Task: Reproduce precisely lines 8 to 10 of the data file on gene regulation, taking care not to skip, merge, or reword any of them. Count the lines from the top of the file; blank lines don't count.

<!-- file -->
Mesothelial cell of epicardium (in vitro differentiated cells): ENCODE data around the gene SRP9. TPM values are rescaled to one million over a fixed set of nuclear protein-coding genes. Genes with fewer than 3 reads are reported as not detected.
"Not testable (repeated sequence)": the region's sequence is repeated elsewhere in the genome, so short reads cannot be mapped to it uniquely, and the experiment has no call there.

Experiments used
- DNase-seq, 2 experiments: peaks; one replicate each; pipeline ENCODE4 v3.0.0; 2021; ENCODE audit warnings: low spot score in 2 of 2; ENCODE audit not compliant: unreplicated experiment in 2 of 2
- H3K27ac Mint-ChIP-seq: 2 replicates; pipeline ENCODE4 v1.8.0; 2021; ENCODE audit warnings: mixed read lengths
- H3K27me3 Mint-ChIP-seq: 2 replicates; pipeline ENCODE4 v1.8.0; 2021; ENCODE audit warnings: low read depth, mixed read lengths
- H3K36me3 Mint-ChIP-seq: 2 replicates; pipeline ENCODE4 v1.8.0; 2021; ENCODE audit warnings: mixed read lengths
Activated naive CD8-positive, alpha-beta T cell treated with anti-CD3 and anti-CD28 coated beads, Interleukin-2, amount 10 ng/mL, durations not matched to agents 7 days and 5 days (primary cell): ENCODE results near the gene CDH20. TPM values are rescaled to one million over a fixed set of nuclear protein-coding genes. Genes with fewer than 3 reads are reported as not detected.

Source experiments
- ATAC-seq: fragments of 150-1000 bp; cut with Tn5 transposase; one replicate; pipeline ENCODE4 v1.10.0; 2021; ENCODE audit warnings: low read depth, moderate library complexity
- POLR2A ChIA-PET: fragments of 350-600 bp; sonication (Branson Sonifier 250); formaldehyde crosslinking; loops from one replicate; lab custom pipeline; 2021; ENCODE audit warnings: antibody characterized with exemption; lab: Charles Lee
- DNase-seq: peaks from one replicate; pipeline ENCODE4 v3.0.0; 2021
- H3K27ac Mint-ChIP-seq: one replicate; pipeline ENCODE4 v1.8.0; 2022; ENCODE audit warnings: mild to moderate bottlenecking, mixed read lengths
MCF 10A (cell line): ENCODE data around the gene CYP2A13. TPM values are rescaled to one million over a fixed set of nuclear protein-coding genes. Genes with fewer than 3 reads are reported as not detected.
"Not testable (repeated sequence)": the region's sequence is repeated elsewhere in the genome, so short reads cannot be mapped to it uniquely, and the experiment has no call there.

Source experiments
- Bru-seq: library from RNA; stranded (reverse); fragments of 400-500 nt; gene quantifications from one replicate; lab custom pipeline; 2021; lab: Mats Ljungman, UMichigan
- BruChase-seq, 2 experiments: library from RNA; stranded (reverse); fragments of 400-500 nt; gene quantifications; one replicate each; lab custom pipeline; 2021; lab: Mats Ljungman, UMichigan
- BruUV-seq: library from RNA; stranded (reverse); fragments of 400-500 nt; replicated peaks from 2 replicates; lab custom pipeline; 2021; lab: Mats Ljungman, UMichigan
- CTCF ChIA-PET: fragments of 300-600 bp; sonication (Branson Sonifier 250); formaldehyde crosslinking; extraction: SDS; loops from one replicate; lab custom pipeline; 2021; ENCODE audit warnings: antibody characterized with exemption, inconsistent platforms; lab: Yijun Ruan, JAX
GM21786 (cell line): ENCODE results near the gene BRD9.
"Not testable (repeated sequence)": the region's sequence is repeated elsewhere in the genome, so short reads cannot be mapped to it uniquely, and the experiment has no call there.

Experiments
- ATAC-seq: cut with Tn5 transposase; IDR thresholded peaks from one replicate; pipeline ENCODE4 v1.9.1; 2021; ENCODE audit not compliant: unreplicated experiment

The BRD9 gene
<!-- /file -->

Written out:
Activated naive CD8-positive, alpha-beta T cell treated with anti-CD3 and anti-CD28 coated beads, Interleukin-2, amount 10 ng/mL, durations not matched to agents 7 days and 5 days (primary cell): ENCODE results near the gene CDH20. TPM values are rescaled to one million over a fixed set of nuclear protein-coding genes. Genes with fewer than 3 reads are reported as not detected.

Source experiments
- ATAC-seq: fragments of 150-1000 bp; cut with Tn5 transposase; one replicate; pipeline ENCODE4 v1.10.0; 2021; ENCODE audit warnings: low read depth, moderate library complexity